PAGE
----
In its 100-year’ish history, the music industry has had many prominent players. Today, it remains one of the most interesting, competitive, and volatile industries in the world.
Ever since music became a physical commodity (vinyl records, tape, CD, mp3), there has always been gate-keepers controlling and profiting from its sale.
With the advent of the internet, sharing-services like Napster seemed destined to destroy the business of recorded music. On the contrary, the internet has increased revenues from music. The profits have moved on from physical copies of the music and moved over to experiential and marketing industries.
In this book, the author explains how a small handful of people – mostly Americans and Scandinavians – continue to control what dominates the music charts, and how the new music business works. The world of top pop music is still small.
He explains the composition of a hit-song has changed – how factory-like the assembly line of pop-music production has evolved, and how the actual music is now only a part of a much larger commercial product.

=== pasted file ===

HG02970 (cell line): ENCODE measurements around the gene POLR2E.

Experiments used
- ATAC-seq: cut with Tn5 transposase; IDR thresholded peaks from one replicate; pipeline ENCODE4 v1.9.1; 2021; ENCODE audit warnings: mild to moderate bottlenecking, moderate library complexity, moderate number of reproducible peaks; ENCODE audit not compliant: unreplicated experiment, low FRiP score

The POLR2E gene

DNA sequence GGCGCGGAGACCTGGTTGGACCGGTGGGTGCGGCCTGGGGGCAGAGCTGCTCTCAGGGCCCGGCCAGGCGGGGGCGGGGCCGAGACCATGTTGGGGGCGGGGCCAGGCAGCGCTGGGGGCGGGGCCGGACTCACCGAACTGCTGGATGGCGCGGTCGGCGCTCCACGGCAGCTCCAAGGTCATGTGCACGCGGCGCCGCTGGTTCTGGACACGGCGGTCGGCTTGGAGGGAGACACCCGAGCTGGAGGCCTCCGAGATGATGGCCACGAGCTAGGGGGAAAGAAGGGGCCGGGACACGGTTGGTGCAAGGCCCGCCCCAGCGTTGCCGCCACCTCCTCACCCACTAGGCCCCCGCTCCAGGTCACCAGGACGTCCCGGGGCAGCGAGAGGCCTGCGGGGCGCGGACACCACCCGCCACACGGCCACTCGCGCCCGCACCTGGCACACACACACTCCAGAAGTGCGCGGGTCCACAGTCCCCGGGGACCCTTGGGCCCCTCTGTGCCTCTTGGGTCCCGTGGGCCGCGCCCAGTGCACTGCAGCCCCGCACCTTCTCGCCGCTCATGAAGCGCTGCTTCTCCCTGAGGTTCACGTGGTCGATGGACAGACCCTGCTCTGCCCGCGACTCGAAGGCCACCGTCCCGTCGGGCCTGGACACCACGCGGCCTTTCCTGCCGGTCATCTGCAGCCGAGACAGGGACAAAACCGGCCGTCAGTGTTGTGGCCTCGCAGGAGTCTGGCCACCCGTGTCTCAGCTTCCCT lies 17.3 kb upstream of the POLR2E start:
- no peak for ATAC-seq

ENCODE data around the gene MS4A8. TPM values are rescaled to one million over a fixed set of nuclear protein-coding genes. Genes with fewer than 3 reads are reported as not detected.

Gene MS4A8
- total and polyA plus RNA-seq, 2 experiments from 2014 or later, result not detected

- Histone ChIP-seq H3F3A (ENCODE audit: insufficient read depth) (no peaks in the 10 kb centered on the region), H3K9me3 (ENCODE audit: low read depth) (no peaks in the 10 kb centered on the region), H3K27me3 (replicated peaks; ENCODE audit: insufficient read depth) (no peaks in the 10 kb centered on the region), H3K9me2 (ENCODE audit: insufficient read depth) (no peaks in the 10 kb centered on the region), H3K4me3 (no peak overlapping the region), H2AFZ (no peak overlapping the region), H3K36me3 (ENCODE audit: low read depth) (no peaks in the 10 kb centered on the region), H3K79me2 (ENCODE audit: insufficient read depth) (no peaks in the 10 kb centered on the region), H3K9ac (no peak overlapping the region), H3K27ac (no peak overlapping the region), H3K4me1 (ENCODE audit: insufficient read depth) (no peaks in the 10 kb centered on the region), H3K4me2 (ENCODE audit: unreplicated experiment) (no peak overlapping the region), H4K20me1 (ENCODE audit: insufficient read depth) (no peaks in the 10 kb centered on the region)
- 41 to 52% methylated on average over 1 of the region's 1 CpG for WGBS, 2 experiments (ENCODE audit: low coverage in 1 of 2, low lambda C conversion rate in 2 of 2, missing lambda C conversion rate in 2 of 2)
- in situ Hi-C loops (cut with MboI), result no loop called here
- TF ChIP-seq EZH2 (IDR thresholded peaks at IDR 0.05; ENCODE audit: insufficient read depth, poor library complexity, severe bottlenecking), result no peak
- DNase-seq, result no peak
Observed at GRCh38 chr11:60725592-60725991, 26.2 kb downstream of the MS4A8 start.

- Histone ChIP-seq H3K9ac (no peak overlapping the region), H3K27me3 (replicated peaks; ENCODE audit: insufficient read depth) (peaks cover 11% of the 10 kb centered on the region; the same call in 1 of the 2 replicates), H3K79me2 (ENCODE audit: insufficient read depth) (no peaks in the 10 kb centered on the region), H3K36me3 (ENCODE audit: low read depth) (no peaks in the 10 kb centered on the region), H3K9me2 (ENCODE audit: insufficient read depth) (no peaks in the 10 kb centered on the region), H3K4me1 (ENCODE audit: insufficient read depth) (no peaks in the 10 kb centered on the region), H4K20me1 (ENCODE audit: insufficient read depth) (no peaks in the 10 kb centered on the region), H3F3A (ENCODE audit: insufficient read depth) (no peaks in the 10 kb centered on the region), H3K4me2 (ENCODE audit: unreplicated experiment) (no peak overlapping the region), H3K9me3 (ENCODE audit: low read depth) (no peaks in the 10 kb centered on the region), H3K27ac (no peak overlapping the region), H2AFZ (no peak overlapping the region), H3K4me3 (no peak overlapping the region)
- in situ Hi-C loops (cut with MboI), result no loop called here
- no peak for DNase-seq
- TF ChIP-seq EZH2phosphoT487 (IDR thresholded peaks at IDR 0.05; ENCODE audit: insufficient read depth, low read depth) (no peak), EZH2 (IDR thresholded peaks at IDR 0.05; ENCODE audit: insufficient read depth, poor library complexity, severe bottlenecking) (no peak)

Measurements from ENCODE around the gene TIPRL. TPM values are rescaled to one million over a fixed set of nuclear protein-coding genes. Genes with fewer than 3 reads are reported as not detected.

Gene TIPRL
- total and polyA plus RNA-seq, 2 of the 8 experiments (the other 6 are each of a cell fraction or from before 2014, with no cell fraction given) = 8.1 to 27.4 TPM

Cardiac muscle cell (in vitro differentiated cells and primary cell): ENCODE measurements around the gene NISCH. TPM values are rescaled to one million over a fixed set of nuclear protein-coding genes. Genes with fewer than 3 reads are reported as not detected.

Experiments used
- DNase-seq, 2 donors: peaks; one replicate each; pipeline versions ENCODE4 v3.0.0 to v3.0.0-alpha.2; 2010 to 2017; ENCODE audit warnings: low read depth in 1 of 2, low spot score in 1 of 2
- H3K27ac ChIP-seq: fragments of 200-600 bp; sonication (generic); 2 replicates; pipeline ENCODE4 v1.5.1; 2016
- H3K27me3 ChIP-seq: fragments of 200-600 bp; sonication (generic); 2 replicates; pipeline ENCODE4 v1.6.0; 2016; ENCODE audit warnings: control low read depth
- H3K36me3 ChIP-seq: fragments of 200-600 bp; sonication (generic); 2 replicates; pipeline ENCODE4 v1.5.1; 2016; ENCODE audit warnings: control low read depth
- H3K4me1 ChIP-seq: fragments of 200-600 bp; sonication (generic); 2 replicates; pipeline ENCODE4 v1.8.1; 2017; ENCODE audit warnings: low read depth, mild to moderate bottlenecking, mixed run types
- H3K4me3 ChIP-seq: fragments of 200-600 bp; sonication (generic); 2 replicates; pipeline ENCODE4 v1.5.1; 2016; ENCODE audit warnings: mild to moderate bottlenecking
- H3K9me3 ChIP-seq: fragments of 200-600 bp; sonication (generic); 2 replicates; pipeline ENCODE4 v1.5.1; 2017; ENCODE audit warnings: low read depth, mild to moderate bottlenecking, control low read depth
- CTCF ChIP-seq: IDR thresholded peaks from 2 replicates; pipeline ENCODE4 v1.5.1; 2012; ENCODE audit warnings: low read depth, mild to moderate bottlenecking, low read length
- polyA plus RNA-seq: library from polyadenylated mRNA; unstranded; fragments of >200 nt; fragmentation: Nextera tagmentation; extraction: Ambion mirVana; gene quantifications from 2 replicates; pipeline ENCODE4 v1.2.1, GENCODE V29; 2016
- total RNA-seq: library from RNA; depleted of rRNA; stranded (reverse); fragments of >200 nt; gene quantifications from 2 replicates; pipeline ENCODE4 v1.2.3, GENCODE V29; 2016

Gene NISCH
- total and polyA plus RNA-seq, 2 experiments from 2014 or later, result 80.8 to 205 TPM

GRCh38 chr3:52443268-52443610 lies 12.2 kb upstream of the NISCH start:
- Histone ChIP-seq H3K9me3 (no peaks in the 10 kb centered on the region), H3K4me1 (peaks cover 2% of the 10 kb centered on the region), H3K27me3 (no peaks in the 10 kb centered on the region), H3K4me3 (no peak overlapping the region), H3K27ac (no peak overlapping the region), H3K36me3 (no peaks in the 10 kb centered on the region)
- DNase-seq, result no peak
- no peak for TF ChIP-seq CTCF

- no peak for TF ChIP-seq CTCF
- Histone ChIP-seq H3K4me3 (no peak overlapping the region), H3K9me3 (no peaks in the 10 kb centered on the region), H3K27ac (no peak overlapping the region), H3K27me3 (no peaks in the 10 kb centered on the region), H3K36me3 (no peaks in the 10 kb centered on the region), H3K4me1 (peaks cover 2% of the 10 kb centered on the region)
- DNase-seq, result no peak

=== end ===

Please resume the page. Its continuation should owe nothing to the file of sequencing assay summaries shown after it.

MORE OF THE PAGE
This is both good and bad news.
Although the days of the authentic, artistic musicians gaining mainstream success may be gone, a new micro-economy has emerged. In this new business model, artists can be extremely true to their art, and attract those fans who truly resonate.
This can create a living for any artist who dares to follow their art faithfully, and in the future, we are likely to see millions of artists creating beautiful work for their authentic audiences. We are also likely to see incredible massive overnight hits, followed by immediate irrelevance.
Fan-loyalty and mass media consumption have diverged, and true art is floating somewhere in the wreckage.